When monitoring your cat’s diet, it is important to be aware of food that can be harmful or even fatal if consumed by your pet. Taking the proper precautions when handling these foods can be the difference between a healthy pet and a trip to the veterinarian.
We reached out to Dr. Joyce Ashamalla, who spent over four years working as a veterinary assistant at the ASPCA Animal Poison Control Center, to shed some light on this important subject.
1. Chocolate, Coffee and Caffeine
Chocolate, coffee, and caffeine can be extremely dangerous for cats. These foods and beverages contain methylxanthines and if consumed can lead to hyperactivity, excessive panting, diarrhea, vomiting, increased thirst/urination, body tremors, seizures and possible death.
Alcohol can be very dangerous for felines. Alcohol can cause diarrhea, impaired coordination, central nervous system issues, vomiting, breathing difficulties, changes in blood acidity, coma, and even death if consumed by cats. Owners must exercise proper storage and serving practices when felines are present.
3. Onions, Garlic and Chives
While delicious and perfectly fine for human consumption, onions, garlic, and chives can be dangerous and toxic to your pet. If consumed, these veggies and herbs can cause gastrointestinal irritation and can cause damage to your feline’s red blood cells. When preparing and serving dishes containing these herbs and vegetables, be sure to store these ingredients in safe place, thoroughly clean prep areas after use and immediately attend to any accidental spills.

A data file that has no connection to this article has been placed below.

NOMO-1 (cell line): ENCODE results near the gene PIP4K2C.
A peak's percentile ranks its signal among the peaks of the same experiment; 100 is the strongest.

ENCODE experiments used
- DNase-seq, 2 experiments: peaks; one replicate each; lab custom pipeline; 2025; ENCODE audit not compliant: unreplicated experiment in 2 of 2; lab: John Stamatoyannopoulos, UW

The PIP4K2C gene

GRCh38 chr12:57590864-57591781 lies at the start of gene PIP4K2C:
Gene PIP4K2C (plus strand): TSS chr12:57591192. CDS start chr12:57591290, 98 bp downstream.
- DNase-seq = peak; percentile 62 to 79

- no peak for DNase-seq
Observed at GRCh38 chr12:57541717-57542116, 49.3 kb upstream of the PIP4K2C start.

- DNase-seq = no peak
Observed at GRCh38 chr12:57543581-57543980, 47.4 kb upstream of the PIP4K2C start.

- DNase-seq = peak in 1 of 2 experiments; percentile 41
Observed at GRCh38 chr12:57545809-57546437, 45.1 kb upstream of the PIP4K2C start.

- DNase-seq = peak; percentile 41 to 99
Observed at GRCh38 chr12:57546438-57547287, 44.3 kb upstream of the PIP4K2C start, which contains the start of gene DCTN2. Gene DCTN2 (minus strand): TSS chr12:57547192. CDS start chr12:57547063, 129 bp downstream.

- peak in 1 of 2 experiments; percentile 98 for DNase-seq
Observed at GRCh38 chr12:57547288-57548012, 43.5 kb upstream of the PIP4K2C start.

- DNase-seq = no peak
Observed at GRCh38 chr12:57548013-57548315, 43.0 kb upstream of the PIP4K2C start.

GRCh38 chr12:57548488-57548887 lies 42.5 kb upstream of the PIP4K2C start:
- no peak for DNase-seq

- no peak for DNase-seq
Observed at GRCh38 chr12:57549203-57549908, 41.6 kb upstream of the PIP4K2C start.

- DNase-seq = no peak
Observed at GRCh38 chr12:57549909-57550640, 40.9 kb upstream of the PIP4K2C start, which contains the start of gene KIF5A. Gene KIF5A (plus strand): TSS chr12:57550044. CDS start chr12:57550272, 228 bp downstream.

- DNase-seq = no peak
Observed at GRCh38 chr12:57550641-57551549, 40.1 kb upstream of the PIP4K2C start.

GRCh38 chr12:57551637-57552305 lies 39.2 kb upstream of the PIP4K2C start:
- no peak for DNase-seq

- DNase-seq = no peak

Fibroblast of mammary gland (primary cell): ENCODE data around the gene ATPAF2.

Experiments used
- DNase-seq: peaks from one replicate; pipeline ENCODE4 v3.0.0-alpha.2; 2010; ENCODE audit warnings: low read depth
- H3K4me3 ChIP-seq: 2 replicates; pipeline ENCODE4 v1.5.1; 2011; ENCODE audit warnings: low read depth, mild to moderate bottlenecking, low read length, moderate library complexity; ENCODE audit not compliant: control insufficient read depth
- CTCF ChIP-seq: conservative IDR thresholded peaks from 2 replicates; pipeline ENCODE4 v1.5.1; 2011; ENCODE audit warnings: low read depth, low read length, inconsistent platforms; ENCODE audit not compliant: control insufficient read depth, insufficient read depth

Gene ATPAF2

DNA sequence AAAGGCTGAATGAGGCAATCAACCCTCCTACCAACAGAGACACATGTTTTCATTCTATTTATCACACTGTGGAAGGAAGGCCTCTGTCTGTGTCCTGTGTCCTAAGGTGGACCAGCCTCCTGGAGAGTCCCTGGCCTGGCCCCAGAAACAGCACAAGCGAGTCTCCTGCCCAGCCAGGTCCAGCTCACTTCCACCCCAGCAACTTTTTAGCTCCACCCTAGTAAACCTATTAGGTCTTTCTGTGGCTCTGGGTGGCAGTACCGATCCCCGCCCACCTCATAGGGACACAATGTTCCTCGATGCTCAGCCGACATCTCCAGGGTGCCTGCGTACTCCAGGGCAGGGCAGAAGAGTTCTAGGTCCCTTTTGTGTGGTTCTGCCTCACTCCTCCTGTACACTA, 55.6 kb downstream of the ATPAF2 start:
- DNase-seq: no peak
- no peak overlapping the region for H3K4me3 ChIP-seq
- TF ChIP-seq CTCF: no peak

4. Raw/Undercooked Meat, Eggs, and Bones
Bacteria found in raw eggs and undercooked meat can pose serious health risks to your cat. Microorganisms like salmonella and E. coli can cause vomiting, diarrhea, and dehydration in cats. Pet owners should never leave these foods unattended, always clean and disinfect meal prep stations, and properly store food after use.
Xylitol is a chemical that can be very hazardous to your cat’s health. Xylitol is commonly used as a sweetner and can be found in a wide variety of products including, gum, candy, baked goods, and even toothpaste. If consumed, this chemical can cause a cat’s body to release insulin, which can lead to liver damage and/or failure. Ingestion of xylitol can also lead to an increase in your cat's insulin levels and lowered blood sugar levels known as hypoglycema. Some early warning signs of xylitol ingestion include vomiting, decreased coordination, lethargy, and in extreme cases, seizures can occur.
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